Via SeekingAlpha.com

At the beginning of this month, Borr Drilling (BORR) enjoyed a major upside move together with other offshore drilling stocks. Unlike others, Borr had a fundamental catalyst for upside – the company managed to complete a minor restructuring with dilution but no wipeout of the common equity. Now that the dust has settled and offshore drilling stocks are slowly trending down as market conditions remain ultra-tough, it’s high time to evaluate Borr’s chances to get through the current crisis.

In the restructuring, Borr deferred the delivery of five newbuild jack-ups until mid-2022, deferred certain interest payments of $60 million, deferred debt amortization in 2021 of $65 million and got relaxed covenants until the end of 2021. To get this deal, Borr conducted a $30 million equity offering, selling 46.2 million shares.

At the end of the first quarter, Borr had $13.2 million of cash and $93.8 million of restricted cash, so the company really needed a capital infusion (in the second quarter, Borr sold two jack-ups for $15.8 million). Now that the company has eliminated near-term liquidity concerns and amended covenants until the end of 2021, it has two main problems to solve. The first one is to keep current rigs busy, while the second one is to deal with debt in 2022.

Not surprisingly, Borr was very happy with the deal: “We are extremely pleased with the support given to the company by all stakeholders. The amended financing package gives a required cash breakeven bareboat contribution in 2021 at only around $20,000 per rig based on just 12 rigs in operation.”

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Currently, Borr has 12 rigs in operation while 6 newbuild rigs have been activated, so the company wanted to point out the potential upside. However, the first task is to keep those 12 rigs busy, which may be a challenge in the current environment. Four rigs – Idun, Njord, Frigg and Ran – have contracts ending in September–December 2020. These rigs will have to find new jobs which will likely come at very modest day rates. Currently, Bassoe Offshore estimates that a day rate for a premium jack-up is $75,000.

This month, Bassoe has not reported any new jack-up contracts while it recorded terminations for Grupo R’s Cantarell III and Shelf Drilling’s (OTCPK:SHLLF) High Island IV (12-month suspension) and Trident 16. The recent upside on the oil price front will not change the near-term dynamics of the jack-up market since oil companies are so shocked by the coronavirus pandemic and the long-term impact it may have on oil demand that they will postpone most serious decisions until 2021. At the same time, the number of available jack-ups is set to increase as rigs roll off their existing contracts, so oversupply will become a problem again.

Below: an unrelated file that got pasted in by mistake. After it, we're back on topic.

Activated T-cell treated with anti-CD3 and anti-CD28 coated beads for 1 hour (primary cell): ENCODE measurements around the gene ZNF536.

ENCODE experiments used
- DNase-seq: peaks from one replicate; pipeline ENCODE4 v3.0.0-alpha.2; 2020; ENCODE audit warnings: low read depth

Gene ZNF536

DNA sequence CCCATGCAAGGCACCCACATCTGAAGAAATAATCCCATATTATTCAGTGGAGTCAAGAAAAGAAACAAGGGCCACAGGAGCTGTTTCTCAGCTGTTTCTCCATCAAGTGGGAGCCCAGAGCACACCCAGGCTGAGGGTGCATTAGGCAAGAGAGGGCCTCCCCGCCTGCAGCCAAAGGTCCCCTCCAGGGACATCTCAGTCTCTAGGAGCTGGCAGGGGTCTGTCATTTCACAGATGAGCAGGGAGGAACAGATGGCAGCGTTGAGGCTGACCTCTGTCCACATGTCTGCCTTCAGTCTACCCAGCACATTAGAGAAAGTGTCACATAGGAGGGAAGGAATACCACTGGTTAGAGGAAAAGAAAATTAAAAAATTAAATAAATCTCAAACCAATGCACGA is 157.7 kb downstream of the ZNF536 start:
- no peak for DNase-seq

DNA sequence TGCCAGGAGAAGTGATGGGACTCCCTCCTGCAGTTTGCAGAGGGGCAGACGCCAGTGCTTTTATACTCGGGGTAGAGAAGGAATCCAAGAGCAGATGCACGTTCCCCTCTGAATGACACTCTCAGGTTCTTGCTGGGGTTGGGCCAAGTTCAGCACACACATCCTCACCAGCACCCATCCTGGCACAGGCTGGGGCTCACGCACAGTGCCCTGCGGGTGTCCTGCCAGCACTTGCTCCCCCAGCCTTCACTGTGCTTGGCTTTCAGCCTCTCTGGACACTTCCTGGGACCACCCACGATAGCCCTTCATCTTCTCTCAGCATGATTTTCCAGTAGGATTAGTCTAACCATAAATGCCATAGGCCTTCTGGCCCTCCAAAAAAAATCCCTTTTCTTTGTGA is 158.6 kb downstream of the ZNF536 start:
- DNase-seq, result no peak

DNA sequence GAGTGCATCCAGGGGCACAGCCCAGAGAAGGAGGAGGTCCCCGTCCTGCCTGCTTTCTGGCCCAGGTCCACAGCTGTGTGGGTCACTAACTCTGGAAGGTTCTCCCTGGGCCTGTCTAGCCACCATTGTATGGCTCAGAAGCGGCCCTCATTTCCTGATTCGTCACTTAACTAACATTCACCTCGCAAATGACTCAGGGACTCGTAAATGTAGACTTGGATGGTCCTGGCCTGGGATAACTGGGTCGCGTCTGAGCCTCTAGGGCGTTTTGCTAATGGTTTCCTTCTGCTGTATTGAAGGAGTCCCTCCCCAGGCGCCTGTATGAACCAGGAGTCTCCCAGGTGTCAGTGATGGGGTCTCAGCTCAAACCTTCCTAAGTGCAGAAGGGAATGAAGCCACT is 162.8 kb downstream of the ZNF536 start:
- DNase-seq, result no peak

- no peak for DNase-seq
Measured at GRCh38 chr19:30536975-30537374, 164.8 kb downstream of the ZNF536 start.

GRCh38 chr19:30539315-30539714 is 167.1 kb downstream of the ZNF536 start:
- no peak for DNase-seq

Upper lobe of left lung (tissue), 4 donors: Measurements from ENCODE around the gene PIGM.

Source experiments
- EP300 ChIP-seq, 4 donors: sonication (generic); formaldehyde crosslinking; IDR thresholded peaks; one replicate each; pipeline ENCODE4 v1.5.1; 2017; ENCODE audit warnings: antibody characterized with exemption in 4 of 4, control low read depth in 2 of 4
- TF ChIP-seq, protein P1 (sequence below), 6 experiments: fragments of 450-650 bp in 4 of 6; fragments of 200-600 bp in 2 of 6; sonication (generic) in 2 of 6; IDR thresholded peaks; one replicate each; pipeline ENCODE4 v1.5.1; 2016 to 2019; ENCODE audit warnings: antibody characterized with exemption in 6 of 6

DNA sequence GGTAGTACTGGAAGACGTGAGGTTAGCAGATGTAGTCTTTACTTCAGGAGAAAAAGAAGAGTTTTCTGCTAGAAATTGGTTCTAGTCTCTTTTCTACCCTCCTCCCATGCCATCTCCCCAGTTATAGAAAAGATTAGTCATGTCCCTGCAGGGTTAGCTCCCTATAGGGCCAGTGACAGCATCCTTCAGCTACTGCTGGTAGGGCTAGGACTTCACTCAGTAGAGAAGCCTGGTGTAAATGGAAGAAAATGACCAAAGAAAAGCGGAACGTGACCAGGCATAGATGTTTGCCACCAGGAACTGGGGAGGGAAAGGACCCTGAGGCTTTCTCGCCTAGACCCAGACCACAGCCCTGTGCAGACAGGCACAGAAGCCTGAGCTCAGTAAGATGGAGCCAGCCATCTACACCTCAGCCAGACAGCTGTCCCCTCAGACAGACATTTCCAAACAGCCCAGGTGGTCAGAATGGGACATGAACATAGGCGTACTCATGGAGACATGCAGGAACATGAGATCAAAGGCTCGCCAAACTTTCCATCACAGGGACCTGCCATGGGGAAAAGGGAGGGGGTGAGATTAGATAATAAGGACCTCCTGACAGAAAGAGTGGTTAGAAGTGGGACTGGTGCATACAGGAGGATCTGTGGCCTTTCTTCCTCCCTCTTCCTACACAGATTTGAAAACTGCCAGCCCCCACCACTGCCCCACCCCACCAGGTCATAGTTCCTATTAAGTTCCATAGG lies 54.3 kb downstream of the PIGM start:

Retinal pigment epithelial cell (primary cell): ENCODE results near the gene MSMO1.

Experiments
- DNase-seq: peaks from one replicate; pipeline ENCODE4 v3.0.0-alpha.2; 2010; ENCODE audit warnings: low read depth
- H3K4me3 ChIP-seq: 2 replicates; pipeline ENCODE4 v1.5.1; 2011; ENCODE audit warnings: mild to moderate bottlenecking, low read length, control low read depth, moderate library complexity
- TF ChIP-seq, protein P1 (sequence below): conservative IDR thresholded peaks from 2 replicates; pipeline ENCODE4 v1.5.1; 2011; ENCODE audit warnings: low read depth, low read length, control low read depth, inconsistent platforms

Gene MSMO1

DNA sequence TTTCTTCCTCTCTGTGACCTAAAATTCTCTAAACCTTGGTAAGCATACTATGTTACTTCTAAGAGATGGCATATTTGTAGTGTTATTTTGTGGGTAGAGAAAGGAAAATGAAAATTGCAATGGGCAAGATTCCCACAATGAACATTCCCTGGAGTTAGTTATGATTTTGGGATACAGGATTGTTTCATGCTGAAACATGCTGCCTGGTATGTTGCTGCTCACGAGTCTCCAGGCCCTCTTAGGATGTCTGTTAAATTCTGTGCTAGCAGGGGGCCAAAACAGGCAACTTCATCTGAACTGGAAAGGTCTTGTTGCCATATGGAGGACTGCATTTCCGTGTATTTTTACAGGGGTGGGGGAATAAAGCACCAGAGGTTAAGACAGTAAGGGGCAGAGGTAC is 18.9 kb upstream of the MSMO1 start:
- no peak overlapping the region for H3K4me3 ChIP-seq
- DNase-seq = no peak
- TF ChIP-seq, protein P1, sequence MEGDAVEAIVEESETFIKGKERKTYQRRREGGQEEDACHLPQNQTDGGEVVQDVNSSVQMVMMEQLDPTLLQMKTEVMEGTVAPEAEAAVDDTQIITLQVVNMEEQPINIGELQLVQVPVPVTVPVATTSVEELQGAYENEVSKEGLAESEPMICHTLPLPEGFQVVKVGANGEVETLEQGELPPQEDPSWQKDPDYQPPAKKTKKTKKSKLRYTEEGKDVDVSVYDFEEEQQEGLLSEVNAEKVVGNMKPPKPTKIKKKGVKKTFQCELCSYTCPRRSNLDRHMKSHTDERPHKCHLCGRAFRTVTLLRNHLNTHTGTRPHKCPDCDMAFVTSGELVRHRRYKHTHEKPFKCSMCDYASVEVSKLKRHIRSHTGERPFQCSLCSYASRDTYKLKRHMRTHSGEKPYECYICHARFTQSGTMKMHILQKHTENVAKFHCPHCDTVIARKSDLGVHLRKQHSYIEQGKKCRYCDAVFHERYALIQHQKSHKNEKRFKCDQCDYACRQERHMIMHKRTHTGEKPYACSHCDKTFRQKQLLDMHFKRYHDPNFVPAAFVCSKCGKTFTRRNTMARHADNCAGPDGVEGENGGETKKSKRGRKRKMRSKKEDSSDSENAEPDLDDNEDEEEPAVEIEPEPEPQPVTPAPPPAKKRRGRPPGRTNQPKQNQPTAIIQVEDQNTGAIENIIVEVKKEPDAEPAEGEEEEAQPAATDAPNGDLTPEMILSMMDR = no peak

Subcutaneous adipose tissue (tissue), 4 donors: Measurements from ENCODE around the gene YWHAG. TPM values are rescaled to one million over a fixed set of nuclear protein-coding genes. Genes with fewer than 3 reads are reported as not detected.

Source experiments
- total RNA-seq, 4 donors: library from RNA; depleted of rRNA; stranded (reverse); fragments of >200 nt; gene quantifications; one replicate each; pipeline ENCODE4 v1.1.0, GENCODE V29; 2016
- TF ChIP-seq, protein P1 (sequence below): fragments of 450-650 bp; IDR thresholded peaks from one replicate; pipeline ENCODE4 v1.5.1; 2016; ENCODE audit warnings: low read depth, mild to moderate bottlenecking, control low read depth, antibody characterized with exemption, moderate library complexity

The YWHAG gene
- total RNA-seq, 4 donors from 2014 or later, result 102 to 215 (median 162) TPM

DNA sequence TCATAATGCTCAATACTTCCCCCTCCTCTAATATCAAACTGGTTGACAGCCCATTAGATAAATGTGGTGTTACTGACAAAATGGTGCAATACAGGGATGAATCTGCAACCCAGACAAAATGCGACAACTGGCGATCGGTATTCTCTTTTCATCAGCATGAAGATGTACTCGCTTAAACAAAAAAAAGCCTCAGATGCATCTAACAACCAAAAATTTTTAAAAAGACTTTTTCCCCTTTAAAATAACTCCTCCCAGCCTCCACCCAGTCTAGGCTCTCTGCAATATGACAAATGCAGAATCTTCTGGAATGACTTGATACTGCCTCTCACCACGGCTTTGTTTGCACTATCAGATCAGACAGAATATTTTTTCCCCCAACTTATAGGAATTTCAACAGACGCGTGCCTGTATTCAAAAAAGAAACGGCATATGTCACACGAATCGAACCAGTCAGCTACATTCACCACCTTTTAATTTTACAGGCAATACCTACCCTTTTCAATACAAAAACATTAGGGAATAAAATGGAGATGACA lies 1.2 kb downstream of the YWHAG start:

If Borr manages to deal with the first problem, it will have to reposition itself in 2021 to get ready for the return of covenants and debt maturities in 2022. This will be a major challenge, to put it mildly. Frankly, I do not believe that Borr will need the 5 jack-ups whose delivery was postponed into 2022 as it’s hard to expect that the market will rebound so fast after such a major shock. The shock of 2014–2015 was softer, but it took a lot of time for offshore drilling activity and day rates to start a meaningful rebound. With 11 newbuild jack-ups without contracts (six of them have been activated, 5 have been simply delivered), Borr has more than enough spare capacity to satisfy the market needs when activity returns.

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In order to refinance the debt due in 2022, Borr will have to find work for additional jack-ups while keeping current working rigs busy. It remains to be seen whether the market will rebound fast, but the history of offshore drilling activity and day rates after the previous oil price crash does not provide investors with too much optimism.

Borr made a major step towards saving common equity. The company has plenty of work to do to ensure its viability, and the market must recover in a timely fashion for Borr to stay a viable enterprise with the current capital structure. In addition to the above-mentioned risks, Borr will likely have to deal with a number of competitors who have eliminated their debt in restructurings and can bid low to get rigs working. It’s too early to make the final call and there will be many developments ahead. In the near term, I think that Borr shares may have further room to fall as the recent upside move was purely speculative and the market remains in a total freeze with a complete absence of new contracts.

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Disclosure: I/we have no positions in any stocks mentioned, and no plans to initiate any positions within the next 72 hours. I wrote this article myself, and it expresses my own opinions. I am not receiving compensation for it (other than from Seeking Alpha). I have no business relationship with any company whose stock is mentioned in this article.

Additional disclosure: I may trade any of the above-mentioned stocks.

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